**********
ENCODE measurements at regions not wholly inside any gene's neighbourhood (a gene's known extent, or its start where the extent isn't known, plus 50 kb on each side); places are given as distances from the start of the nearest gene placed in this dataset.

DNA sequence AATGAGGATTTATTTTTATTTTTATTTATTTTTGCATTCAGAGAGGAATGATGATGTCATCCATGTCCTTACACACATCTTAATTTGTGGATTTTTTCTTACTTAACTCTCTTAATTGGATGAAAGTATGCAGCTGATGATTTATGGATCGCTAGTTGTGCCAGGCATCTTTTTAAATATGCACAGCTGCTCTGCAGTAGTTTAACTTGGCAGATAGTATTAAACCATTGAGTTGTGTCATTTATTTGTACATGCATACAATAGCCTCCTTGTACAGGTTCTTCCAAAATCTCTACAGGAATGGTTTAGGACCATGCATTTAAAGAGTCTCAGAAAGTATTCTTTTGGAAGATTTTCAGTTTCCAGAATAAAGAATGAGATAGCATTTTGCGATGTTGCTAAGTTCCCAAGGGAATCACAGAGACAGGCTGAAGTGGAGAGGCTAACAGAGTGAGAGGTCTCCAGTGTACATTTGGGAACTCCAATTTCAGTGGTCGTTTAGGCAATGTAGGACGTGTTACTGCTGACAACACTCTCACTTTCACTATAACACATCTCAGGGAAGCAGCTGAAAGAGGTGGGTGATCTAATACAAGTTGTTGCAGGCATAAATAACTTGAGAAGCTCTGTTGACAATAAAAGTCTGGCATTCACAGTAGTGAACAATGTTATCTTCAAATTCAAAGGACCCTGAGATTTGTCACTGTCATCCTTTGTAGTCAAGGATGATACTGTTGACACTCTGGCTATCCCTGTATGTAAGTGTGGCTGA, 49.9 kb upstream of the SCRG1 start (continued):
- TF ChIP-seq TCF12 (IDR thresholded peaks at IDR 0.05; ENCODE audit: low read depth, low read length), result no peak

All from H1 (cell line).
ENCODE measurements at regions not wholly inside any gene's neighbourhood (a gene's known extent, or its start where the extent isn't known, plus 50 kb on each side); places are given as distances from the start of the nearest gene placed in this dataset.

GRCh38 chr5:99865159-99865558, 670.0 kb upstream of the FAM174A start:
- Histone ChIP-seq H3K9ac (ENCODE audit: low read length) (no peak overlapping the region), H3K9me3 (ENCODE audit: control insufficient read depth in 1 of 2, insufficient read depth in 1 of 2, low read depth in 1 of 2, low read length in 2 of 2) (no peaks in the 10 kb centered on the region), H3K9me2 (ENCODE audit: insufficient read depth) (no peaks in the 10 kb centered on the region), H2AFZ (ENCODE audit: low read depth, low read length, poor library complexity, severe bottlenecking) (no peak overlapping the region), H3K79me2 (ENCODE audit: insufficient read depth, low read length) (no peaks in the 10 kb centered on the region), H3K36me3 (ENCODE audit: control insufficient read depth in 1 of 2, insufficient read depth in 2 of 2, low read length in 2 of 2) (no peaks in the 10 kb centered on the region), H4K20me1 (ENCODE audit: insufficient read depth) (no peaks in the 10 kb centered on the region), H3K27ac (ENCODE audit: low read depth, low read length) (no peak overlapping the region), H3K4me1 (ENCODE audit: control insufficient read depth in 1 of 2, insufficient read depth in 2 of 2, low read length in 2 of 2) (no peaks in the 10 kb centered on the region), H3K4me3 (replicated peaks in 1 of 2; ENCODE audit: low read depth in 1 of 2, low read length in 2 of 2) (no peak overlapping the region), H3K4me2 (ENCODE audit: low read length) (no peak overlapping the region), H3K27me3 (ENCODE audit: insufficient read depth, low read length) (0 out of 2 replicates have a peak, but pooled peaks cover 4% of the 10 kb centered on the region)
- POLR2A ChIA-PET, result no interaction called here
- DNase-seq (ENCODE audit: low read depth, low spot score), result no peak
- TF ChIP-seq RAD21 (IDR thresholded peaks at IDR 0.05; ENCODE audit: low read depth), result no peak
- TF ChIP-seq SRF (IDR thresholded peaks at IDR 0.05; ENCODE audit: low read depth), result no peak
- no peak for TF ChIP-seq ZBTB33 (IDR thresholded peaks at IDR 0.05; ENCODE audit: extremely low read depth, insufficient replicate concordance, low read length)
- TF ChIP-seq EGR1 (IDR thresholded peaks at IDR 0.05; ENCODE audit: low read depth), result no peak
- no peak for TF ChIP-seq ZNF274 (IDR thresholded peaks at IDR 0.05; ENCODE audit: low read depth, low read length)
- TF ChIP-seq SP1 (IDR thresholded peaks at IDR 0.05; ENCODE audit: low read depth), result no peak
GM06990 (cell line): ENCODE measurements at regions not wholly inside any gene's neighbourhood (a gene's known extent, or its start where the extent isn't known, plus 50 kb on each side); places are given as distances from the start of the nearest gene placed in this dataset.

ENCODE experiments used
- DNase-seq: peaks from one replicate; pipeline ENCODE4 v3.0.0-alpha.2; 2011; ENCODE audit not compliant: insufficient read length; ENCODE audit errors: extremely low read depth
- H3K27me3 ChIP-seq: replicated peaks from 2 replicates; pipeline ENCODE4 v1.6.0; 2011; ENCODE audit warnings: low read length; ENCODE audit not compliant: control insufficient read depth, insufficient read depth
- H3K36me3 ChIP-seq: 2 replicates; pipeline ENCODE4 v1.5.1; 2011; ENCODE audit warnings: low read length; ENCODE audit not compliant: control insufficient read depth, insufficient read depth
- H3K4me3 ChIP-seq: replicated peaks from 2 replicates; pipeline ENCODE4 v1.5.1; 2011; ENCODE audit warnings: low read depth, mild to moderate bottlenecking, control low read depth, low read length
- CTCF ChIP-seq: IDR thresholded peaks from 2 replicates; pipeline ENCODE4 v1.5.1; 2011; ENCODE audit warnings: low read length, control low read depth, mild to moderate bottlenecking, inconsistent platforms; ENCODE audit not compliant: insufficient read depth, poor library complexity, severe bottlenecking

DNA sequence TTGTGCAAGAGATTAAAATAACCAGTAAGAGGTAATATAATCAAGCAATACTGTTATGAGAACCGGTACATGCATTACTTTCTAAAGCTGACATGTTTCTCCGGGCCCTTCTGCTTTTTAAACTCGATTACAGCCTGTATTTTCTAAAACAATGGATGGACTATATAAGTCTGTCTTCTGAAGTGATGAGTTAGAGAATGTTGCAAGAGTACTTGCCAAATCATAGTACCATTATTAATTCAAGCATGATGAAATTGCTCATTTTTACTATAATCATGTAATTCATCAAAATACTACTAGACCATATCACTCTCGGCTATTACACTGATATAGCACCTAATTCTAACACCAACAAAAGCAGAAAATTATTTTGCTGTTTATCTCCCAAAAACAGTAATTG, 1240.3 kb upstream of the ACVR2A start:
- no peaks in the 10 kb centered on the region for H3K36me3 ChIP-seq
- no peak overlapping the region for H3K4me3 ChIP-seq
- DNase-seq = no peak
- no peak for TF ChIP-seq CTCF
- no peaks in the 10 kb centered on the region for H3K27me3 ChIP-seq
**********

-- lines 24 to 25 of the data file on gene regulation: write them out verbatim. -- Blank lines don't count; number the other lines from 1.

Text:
- no peaks in the 10 kb centered on the region for H3K36me3 ChIP-seq
- no peak overlapping the region for H3K4me3 ChIP-seq